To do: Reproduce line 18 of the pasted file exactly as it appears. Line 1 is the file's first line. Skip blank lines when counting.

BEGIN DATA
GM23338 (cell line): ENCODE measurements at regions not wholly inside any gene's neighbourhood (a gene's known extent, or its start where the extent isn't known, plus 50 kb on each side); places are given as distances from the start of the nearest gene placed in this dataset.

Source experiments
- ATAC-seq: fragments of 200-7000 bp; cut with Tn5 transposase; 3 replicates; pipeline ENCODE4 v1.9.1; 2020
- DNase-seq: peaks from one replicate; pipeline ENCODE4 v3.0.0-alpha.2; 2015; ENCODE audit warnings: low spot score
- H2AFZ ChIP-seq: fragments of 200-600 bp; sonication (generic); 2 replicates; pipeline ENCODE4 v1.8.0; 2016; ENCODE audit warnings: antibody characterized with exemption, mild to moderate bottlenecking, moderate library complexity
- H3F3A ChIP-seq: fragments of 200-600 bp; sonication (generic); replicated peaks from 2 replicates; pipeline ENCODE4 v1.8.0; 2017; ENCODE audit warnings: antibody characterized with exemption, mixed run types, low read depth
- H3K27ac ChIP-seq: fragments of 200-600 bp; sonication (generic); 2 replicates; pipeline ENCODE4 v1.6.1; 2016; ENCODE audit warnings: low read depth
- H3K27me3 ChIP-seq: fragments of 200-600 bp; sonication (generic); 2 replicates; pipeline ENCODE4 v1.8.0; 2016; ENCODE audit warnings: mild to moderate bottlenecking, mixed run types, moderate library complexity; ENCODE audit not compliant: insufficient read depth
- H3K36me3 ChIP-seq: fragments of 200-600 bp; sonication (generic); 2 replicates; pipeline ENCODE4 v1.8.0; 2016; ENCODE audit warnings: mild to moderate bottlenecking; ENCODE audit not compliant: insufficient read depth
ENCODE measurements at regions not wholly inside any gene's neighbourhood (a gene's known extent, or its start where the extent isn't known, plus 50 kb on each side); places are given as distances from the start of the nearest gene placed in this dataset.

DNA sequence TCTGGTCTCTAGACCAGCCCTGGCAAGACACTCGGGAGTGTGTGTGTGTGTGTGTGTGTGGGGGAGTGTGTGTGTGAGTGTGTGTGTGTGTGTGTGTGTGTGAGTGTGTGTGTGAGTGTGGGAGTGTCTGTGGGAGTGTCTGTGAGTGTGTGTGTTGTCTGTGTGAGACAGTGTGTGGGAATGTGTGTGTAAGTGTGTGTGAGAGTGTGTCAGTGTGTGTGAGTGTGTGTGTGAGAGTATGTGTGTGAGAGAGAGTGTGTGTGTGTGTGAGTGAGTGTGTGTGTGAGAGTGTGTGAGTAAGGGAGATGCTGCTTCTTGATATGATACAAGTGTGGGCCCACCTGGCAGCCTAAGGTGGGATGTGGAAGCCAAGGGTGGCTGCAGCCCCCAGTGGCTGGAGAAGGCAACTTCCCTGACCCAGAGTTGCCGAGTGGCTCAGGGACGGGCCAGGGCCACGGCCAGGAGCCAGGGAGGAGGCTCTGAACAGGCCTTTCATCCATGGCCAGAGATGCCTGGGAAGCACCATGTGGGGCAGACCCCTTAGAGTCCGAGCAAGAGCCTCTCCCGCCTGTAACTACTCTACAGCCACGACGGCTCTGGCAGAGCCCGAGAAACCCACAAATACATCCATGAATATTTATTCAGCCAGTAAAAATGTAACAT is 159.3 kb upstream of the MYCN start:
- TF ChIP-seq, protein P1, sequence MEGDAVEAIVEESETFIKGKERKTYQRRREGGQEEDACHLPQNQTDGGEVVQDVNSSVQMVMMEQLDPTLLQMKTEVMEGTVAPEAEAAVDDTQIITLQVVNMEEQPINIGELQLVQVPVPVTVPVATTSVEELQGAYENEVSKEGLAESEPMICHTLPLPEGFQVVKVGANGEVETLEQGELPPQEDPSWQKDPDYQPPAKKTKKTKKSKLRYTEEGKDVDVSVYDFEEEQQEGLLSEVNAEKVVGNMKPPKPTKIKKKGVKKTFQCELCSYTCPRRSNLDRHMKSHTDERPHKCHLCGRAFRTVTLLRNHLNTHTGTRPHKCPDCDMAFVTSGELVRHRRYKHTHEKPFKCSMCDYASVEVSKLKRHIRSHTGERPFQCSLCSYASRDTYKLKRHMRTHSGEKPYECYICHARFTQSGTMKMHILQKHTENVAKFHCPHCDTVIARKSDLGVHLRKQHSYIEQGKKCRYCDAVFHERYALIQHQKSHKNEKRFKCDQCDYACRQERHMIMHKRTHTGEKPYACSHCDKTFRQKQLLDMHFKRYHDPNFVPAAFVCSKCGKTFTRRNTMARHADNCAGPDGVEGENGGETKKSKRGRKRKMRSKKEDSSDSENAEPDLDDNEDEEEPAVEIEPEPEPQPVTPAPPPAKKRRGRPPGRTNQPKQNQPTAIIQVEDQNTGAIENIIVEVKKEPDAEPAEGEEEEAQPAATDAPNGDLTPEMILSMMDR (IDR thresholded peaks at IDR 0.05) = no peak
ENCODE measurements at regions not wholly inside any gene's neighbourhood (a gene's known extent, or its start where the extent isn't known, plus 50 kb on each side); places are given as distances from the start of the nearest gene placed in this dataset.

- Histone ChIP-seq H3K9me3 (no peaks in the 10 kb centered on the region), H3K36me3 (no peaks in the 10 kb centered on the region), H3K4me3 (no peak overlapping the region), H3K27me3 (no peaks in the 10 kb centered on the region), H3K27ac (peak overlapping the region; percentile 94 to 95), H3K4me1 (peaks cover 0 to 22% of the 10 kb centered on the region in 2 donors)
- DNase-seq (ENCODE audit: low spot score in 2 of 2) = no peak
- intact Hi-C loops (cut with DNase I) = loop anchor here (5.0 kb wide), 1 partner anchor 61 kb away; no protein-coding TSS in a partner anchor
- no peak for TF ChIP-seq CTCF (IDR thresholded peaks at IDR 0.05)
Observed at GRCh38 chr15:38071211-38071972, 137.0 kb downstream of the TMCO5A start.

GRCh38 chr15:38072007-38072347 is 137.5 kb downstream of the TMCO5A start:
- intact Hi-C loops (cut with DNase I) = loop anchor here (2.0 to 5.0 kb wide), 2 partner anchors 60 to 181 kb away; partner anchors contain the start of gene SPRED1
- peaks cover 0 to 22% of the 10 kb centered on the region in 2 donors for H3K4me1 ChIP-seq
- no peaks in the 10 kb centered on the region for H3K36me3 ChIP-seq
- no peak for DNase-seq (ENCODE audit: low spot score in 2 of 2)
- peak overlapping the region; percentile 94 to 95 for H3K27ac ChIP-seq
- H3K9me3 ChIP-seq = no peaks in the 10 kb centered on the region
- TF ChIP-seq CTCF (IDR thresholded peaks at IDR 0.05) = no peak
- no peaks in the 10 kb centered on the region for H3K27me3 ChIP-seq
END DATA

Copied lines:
Observed at GRCh38 chr15:38071211-38071972, 137.0 kb downstream of the TMCO5A start.